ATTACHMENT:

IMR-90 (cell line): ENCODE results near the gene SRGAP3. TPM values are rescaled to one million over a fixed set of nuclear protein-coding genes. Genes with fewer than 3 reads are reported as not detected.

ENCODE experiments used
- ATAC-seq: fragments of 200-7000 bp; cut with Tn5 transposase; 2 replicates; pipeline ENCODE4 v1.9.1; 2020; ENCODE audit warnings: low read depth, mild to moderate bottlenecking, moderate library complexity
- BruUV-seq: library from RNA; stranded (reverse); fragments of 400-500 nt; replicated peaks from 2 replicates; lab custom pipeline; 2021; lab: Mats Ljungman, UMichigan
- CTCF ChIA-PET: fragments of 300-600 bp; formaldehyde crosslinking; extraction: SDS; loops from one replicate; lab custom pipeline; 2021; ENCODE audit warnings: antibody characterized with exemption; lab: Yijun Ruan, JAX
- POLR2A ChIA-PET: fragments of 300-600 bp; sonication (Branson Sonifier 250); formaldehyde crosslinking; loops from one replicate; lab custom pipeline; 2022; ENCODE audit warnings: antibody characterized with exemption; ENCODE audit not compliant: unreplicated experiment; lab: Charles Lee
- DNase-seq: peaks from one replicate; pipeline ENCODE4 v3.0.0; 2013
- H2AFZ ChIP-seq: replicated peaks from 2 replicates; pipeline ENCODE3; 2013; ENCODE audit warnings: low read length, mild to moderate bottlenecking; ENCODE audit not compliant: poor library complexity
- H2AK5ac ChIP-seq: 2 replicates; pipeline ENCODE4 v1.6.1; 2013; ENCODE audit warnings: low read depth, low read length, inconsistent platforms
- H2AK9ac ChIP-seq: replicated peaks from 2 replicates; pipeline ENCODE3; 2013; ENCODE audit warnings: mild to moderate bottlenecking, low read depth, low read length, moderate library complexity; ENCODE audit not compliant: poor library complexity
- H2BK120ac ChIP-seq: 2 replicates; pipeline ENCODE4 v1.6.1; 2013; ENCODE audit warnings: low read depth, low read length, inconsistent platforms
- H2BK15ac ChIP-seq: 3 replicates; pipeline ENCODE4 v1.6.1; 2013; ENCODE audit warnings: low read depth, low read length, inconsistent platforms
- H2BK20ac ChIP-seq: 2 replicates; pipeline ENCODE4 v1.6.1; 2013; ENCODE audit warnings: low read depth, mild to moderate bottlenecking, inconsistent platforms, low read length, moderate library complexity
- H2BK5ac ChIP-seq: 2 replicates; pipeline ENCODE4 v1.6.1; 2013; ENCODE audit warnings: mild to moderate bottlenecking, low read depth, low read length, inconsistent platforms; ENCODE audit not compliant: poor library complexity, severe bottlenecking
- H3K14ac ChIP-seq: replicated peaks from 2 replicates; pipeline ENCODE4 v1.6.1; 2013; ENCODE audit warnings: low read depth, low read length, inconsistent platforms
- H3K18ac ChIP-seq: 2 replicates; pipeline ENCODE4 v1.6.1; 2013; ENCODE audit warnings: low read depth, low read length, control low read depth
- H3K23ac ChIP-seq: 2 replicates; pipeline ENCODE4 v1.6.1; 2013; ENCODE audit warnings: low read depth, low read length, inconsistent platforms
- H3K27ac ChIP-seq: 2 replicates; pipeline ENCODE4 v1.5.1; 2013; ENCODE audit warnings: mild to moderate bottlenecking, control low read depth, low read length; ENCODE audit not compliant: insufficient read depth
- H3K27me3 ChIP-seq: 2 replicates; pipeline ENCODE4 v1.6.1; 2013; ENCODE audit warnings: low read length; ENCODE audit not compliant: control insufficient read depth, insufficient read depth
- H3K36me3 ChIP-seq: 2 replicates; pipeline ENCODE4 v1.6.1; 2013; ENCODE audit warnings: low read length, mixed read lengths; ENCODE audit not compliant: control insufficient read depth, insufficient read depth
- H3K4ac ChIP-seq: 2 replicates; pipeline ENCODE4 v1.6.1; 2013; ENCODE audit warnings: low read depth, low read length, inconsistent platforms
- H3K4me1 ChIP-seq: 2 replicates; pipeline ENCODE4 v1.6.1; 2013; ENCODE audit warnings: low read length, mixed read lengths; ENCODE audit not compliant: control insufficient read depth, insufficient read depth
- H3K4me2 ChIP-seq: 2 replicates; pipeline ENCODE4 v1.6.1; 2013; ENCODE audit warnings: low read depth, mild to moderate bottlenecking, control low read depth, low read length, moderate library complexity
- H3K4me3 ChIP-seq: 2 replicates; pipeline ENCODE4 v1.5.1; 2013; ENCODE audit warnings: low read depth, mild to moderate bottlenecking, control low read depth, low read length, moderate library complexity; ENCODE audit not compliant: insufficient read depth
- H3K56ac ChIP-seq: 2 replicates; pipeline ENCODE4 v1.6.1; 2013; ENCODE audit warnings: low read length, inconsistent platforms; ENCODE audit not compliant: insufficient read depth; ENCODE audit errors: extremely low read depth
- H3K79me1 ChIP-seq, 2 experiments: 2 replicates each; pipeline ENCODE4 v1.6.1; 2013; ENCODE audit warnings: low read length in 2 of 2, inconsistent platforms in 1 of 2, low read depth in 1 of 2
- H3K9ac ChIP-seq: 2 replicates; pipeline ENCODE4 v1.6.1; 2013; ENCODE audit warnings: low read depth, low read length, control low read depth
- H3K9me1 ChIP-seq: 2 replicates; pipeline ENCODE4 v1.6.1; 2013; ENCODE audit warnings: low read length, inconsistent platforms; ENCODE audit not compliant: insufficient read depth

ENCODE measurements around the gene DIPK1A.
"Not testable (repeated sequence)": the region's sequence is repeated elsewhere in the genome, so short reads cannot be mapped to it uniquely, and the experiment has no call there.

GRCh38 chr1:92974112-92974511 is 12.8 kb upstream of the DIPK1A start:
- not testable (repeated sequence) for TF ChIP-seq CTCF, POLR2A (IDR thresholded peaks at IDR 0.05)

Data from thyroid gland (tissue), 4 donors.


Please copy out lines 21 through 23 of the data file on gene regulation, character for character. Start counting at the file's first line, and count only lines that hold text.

- H3K4ac ChIP-seq: 2 replicates; pipeline ENCODE4 v1.6.1; 2013; ENCODE audit warnings: low read depth, low read length, inconsistent platforms
- H3K4me1 ChIP-seq: 2 replicates; pipeline ENCODE4 v1.6.1; 2013; ENCODE audit warnings: low read length, mixed read lengths; ENCODE audit not compliant: control insufficient read depth, insufficient read depth
- H3K4me2 ChIP-seq: 2 replicates; pipeline ENCODE4 v1.6.1; 2013; ENCODE audit warnings: low read depth, mild to moderate bottlenecking, control low read depth, low read length, moderate library complexity